IBM Fighting Crime in Real Time

By Kane, Christopher | Law & Order, September 2007 | Go to article overview
Save to active project

IBM Fighting Crime in Real Time


Kane, Christopher, Law & Order


Everyone from your neighbor to your representative in Congress has probably, at some time, shared his personal view for how technology could help law enforcement to make the public safer and more secure. At the same time, police managers know one of the fundamental aspects of reducing crime is the ability to access crucial information in a real-time environment, which narrows the gap between incident and apprehension.

IBM and Cognos recognized a critical point where technology and society intersect. This point is where technology could have a huge and tangible impact on society by applying data management and analysis techniques to solve the problem of multiple information sources and repositories. In the past, a gap here has limited law enforcement's ability to react quickly to both emerging and established crime trends.

"The Real Time Crime Center technologies placed unprecedented crimefighting capabilities into the hands of the NYPD, capabilities that were unthinkable just two years ago," said NYPD Deputy Commissioner V. James Onalfo, the chief information officer. "Before the creation of the Real Time Crime Center, it would take hours or days to access the wealth of information now available to detectives within minutes. The data integration backbone of the Real Time Crime Center, helps turn immense amounts of raw data from disparate sources into a cohesive and understandable 'big picture' that is immediately leverageable by detectives in the field."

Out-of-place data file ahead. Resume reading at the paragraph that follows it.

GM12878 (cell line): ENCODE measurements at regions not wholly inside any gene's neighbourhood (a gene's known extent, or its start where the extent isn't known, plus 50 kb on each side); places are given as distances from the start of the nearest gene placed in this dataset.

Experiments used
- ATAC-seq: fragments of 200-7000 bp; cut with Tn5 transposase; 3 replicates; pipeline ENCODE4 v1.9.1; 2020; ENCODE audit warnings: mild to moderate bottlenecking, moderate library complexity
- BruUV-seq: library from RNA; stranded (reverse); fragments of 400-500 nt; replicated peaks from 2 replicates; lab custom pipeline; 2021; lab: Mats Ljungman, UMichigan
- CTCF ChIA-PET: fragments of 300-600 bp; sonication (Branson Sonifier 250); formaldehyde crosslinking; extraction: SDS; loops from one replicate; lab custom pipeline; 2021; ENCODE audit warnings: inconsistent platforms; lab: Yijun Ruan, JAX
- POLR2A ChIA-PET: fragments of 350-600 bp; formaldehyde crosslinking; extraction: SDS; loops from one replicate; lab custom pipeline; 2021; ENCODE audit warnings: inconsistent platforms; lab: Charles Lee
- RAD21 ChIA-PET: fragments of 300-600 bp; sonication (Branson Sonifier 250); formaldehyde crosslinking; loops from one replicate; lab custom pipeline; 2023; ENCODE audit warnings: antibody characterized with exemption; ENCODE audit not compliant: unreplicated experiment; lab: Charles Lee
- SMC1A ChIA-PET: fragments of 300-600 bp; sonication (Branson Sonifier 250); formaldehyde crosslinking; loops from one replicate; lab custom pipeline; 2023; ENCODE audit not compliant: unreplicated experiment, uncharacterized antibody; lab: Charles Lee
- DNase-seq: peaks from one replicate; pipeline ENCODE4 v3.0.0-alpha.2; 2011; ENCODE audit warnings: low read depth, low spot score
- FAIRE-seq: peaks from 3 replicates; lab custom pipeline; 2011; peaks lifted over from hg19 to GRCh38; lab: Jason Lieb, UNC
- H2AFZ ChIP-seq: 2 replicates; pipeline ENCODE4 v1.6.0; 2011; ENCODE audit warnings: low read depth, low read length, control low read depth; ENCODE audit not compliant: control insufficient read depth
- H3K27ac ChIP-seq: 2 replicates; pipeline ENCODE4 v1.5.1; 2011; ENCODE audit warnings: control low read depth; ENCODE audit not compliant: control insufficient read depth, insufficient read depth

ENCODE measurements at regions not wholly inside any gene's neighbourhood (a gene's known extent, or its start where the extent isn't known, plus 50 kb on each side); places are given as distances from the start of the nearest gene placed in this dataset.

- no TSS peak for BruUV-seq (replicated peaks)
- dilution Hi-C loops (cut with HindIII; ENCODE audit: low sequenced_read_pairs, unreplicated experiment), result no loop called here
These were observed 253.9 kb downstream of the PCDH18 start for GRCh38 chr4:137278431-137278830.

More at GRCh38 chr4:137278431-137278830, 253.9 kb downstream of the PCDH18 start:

Criminal investigation and community policing is, at its heart, a data intensive business function. To achieve the original goal of making America a safer and more secure place for all, police agencies must have access to the data they collect in real time. This helps front-line officers to both investigate crime more effectively and also respond in real time to emerging crime trends.

"Previously, when consolidating data across diverse systems, the NYPD relied on custom-coded, COBOL-based data integration programs, which are costly and time-consuming to write and difficult to change," Onalfo said. "We now have an enterprise data integration platform capable of sustaining our full range of integration projects in a high-quality, plug-and-play fashion. The Real Time Crime Center was up and running within nine months, or in just half the time that would have been required had the NYPD relied on traditional hand-coded integration methods."

The New York Police Department challenge was clear; develop a system to help officers through the gathering and dissemination of crime data and criminal information while also providing analysis of the crime statistics, trends and patterns in a manner making crime fighting faster and more efficient. One of the key methods of reducing crime is to shorten the time between the occurrence of a crime and the apprehension of the perpetrator. The Crime Information Warehouse (CIW) helps law enforcement officials do just that.